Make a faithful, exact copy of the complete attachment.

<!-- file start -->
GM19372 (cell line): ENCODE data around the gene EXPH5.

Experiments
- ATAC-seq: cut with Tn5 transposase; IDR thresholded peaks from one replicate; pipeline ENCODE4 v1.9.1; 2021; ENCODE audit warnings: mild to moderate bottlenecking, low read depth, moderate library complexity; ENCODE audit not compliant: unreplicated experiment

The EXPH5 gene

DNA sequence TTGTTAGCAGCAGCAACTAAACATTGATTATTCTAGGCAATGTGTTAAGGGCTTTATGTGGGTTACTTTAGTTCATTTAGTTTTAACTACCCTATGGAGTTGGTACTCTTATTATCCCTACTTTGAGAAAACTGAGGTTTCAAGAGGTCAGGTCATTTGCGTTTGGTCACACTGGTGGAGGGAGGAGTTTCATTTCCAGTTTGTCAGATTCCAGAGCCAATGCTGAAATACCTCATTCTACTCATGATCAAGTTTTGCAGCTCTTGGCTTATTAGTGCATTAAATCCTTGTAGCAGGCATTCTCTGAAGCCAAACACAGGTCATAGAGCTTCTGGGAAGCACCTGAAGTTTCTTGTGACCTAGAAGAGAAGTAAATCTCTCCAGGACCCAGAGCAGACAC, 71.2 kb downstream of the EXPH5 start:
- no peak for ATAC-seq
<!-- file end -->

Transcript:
GM19372 (cell line): ENCODE data around the gene EXPH5.

Experiments
- ATAC-seq: cut with Tn5 transposase; IDR thresholded peaks from one replicate; pipeline ENCODE4 v1.9.1; 2021; ENCODE audit warnings: mild to moderate bottlenecking, low read depth, moderate library complexity; ENCODE audit not compliant: unreplicated experiment

The EXPH5 gene

DNA sequence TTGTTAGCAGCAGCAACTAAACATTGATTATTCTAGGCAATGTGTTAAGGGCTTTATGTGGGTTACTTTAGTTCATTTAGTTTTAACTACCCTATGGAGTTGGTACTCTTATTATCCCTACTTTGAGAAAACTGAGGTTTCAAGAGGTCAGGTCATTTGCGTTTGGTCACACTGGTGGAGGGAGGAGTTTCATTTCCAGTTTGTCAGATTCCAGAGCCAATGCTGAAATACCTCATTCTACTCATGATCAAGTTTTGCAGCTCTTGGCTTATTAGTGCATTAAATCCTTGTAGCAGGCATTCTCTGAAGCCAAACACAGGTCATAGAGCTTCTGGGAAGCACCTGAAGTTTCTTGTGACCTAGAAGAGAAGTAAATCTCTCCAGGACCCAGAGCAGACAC, 71.2 kb downstream of the EXPH5 start:
- no peak for ATAC-seq